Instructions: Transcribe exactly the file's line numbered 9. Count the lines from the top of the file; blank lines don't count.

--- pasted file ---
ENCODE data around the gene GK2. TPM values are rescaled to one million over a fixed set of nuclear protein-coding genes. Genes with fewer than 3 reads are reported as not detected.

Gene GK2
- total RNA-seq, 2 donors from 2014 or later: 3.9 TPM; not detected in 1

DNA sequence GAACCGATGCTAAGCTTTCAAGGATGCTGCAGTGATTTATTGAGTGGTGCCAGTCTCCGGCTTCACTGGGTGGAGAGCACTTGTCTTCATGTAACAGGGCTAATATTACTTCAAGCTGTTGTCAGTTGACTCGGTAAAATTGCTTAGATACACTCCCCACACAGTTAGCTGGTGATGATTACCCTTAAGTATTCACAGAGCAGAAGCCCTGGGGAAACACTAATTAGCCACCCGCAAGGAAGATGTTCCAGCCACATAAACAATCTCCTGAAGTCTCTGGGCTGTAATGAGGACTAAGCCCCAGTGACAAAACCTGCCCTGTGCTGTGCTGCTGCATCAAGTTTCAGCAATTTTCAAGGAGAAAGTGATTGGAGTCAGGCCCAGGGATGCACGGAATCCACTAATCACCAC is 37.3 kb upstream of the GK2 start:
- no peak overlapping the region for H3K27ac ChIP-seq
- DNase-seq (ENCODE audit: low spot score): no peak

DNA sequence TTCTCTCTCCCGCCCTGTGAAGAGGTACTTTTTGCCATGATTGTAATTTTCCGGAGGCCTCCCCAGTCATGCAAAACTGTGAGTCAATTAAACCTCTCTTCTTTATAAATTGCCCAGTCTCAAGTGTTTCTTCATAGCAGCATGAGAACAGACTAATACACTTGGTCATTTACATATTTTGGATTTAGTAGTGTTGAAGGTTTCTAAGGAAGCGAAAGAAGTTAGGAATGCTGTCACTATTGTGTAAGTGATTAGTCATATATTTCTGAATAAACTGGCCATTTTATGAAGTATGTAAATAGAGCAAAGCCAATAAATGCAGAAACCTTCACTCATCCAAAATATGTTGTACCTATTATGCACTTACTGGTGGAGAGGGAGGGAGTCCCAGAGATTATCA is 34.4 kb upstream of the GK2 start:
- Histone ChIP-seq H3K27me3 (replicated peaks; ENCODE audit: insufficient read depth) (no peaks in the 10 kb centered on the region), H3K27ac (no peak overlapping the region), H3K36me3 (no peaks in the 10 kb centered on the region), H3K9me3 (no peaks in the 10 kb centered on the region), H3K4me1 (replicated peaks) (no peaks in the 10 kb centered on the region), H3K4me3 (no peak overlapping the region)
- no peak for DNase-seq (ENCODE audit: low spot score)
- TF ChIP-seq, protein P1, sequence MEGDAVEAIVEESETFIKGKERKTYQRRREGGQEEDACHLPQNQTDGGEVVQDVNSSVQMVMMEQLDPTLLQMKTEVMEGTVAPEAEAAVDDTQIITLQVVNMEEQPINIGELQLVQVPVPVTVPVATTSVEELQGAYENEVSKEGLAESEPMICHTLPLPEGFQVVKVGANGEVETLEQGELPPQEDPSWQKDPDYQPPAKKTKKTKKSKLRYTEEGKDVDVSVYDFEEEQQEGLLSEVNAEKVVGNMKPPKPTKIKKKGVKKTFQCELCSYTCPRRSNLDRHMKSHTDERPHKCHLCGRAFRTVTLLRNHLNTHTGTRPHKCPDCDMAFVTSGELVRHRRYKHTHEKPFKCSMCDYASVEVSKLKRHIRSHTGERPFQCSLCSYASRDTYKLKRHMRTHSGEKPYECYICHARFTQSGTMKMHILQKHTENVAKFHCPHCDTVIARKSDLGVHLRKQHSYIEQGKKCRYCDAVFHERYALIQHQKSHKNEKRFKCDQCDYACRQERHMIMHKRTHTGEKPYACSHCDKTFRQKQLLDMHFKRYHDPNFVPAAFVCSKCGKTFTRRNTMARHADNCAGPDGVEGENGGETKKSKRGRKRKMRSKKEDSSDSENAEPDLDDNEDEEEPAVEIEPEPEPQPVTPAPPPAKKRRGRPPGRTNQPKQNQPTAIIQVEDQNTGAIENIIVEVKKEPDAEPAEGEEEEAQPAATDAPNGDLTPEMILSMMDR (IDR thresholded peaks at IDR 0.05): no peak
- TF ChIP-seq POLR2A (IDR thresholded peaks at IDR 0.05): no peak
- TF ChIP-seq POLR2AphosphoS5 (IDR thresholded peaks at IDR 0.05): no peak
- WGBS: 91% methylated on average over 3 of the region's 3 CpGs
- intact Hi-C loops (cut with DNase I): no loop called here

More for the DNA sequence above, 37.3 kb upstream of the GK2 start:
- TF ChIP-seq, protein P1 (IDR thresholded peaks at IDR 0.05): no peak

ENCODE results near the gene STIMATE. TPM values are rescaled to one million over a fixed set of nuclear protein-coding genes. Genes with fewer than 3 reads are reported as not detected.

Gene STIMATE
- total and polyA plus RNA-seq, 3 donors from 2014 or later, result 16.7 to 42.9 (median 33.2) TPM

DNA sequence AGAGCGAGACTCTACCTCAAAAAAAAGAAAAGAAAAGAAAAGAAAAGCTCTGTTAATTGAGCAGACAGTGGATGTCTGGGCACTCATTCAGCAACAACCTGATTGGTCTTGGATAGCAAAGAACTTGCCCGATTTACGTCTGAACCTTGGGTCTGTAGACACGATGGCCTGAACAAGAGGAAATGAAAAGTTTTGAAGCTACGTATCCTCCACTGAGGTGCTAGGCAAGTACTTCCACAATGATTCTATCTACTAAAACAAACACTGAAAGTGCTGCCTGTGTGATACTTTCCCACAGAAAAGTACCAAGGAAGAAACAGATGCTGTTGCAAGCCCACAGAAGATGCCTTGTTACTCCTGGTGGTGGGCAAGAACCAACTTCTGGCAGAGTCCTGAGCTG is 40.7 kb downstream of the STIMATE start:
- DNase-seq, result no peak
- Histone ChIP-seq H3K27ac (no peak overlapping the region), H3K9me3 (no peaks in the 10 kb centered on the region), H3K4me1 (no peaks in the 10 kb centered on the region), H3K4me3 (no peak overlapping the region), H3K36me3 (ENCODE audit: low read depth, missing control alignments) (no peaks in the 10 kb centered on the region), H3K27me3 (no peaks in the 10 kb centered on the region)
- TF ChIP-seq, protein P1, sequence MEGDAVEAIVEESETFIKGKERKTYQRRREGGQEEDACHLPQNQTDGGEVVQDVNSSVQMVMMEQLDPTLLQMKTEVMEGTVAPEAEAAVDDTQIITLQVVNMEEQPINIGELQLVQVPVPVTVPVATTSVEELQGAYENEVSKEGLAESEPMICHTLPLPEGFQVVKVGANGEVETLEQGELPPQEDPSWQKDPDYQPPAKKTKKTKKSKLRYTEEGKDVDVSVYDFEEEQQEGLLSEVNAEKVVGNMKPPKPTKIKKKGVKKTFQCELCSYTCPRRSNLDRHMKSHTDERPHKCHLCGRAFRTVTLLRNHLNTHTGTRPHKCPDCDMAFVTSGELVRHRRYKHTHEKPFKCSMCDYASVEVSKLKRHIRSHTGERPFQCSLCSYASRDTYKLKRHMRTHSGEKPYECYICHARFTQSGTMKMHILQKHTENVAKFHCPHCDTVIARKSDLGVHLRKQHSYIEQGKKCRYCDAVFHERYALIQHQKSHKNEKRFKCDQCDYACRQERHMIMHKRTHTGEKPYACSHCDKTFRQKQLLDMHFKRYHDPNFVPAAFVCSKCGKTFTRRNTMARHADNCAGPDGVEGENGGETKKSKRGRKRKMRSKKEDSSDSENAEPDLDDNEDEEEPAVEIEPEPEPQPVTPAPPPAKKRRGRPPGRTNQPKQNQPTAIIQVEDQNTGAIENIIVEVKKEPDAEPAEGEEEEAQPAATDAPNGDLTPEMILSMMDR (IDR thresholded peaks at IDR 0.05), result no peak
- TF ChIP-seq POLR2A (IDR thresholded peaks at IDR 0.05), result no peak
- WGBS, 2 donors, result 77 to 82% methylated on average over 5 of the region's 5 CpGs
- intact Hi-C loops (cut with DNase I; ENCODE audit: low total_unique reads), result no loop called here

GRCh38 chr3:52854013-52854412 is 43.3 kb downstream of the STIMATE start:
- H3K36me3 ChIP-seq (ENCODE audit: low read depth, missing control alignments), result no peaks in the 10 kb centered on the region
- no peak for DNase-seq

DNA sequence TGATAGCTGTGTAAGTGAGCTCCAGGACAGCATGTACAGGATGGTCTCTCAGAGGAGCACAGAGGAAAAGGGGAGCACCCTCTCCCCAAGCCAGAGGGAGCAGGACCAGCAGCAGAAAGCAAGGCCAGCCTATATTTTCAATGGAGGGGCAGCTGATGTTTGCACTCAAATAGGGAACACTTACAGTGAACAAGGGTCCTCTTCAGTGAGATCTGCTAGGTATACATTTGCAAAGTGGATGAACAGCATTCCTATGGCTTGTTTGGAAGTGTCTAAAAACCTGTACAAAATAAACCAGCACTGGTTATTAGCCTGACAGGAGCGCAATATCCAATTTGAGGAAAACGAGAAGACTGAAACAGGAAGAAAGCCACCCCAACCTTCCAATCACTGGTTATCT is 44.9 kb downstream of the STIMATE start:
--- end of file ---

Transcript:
- no peak for DNase-seq (ENCODE audit: low spot score)